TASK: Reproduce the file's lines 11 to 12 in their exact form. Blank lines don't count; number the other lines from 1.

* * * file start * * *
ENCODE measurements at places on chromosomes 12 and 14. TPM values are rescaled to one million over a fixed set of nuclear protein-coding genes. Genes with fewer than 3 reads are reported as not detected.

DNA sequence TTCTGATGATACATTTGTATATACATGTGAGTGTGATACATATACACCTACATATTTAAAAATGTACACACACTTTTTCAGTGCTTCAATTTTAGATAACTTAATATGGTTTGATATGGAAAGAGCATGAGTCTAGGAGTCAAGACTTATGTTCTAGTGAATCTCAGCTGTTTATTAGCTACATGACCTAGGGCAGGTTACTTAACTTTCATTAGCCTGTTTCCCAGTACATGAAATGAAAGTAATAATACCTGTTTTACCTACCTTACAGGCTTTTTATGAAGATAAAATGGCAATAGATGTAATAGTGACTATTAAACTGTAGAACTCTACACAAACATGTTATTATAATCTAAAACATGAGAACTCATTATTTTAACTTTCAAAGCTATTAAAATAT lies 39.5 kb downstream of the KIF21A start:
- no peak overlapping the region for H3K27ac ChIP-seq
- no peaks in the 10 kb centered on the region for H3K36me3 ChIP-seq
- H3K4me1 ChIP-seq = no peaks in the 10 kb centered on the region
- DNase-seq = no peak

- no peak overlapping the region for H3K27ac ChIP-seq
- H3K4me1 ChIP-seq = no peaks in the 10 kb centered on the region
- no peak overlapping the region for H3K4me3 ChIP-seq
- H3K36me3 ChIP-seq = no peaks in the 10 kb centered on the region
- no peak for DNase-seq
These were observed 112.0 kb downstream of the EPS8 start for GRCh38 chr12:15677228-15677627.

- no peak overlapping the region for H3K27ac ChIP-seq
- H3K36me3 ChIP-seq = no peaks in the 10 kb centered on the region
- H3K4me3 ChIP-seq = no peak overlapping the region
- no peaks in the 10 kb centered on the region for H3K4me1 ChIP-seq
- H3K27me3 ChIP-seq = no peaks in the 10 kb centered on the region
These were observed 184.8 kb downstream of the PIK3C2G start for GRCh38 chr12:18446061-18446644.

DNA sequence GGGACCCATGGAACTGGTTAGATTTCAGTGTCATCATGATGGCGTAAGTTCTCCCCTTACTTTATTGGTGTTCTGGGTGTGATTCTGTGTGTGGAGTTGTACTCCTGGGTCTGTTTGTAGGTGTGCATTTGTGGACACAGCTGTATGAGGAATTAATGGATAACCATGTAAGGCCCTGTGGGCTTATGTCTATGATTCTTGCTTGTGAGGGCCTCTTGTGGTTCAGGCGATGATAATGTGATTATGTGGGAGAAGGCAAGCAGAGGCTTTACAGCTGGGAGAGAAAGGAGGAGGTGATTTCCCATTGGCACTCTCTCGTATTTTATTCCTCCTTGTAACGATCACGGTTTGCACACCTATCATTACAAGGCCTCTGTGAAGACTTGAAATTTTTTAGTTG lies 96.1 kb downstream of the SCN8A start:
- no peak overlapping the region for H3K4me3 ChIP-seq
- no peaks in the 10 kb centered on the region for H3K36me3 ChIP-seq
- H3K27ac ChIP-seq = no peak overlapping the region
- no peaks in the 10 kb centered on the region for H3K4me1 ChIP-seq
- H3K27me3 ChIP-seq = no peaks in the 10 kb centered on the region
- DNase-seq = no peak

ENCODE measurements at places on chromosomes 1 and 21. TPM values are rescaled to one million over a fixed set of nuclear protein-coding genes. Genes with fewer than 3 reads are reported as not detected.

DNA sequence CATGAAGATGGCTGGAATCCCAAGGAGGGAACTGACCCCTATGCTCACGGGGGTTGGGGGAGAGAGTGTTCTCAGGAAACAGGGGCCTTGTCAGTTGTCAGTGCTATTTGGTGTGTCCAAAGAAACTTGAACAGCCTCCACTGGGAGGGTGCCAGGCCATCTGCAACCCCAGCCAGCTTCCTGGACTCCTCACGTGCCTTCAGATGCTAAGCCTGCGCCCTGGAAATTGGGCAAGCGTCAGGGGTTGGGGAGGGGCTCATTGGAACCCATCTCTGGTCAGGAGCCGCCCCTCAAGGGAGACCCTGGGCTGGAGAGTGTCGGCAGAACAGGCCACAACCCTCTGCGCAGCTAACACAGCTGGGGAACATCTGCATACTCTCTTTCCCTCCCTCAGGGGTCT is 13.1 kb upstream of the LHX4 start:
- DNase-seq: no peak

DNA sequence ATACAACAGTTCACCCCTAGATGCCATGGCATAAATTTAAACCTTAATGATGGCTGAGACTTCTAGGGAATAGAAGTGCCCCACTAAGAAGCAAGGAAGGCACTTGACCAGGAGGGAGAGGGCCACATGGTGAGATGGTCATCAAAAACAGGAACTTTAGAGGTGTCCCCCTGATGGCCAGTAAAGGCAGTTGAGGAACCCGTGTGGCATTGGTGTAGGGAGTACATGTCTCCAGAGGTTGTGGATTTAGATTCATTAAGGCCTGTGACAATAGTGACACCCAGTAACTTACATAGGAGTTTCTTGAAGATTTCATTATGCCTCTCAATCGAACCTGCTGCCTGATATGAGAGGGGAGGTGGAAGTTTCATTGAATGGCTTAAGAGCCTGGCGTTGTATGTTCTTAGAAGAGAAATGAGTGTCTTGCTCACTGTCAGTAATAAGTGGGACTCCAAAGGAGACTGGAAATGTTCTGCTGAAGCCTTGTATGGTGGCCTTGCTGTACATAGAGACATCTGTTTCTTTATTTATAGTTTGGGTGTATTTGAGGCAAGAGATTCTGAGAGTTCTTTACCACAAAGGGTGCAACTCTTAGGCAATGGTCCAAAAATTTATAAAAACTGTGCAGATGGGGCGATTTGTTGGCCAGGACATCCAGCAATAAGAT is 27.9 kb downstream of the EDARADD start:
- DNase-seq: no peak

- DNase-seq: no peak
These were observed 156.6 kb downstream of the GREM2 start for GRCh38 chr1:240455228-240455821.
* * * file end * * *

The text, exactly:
- no peak for DNase-seq
These were observed 112.0 kb downstream of the EPS8 start for GRCh38 chr12:15677228-15677627.